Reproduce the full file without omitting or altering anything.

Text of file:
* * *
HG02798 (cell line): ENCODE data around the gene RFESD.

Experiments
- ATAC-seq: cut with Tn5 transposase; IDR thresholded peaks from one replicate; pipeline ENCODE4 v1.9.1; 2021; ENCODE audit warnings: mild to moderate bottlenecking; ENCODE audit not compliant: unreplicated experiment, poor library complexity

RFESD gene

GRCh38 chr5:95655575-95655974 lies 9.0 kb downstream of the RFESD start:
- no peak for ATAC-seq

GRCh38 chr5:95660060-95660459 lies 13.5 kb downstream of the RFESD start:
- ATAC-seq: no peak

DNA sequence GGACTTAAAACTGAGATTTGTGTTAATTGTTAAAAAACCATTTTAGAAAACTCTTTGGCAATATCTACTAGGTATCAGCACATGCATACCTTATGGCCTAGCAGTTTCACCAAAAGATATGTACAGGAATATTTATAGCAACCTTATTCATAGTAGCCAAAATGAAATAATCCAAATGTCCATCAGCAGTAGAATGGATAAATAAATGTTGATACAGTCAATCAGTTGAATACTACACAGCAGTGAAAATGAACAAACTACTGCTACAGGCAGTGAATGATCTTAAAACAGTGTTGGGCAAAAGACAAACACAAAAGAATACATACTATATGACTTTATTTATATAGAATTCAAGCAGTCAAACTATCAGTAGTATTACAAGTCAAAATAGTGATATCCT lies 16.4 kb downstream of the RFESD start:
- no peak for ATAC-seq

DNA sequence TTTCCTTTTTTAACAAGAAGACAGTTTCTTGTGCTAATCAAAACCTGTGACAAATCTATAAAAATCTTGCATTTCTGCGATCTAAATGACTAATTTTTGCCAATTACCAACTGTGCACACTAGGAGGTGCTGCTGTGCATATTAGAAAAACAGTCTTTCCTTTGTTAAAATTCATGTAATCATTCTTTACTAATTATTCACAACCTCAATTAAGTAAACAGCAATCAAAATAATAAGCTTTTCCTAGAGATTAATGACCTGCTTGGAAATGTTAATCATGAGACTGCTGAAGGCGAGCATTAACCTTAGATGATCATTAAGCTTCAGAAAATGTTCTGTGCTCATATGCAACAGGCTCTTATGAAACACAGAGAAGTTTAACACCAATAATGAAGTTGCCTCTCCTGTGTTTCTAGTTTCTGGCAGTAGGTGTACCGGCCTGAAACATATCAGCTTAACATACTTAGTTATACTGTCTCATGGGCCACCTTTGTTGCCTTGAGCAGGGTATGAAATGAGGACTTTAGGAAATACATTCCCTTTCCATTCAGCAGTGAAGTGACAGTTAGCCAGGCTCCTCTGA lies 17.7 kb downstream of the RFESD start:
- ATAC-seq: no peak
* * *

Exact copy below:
HG02798 (cell line): ENCODE data around the gene RFESD.

Experiments
- ATAC-seq: cut with Tn5 transposase; IDR thresholded peaks from one replicate; pipeline ENCODE4 v1.9.1; 2021; ENCODE audit warnings: mild to moderate bottlenecking; ENCODE audit not compliant: unreplicated experiment, poor library complexity

RFESD gene

GRCh38 chr5:95655575-95655974 lies 9.0 kb downstream of the RFESD start:
- no peak for ATAC-seq

GRCh38 chr5:95660060-95660459 lies 13.5 kb downstream of the RFESD start:
- ATAC-seq: no peak

DNA sequence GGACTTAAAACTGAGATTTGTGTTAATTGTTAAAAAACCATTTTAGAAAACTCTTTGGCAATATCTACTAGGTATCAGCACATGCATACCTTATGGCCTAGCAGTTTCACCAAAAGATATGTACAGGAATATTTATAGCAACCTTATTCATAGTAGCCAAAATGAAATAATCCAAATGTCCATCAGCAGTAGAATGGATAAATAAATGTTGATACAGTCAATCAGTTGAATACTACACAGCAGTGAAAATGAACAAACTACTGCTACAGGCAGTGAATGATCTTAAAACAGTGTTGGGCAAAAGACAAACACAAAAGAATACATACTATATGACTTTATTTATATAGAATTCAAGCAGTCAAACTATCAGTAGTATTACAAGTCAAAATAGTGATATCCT lies 16.4 kb downstream of the RFESD start:
- no peak for ATAC-seq

DNA sequence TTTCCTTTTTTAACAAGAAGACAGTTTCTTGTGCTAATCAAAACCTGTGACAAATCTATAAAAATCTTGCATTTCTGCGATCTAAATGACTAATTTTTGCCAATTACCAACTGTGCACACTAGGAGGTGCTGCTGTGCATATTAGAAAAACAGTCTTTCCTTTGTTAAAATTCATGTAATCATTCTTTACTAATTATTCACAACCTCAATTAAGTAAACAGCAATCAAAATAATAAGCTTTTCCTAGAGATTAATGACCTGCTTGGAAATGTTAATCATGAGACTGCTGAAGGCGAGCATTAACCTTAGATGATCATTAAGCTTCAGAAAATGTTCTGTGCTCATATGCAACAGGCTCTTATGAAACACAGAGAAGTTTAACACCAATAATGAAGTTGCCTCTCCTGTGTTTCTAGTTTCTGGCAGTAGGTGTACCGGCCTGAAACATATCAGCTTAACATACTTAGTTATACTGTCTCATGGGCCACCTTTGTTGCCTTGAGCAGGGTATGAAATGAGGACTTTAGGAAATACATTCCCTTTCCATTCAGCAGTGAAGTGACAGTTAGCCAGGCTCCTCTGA lies 17.7 kb downstream of the RFESD start:
- ATAC-seq: no peak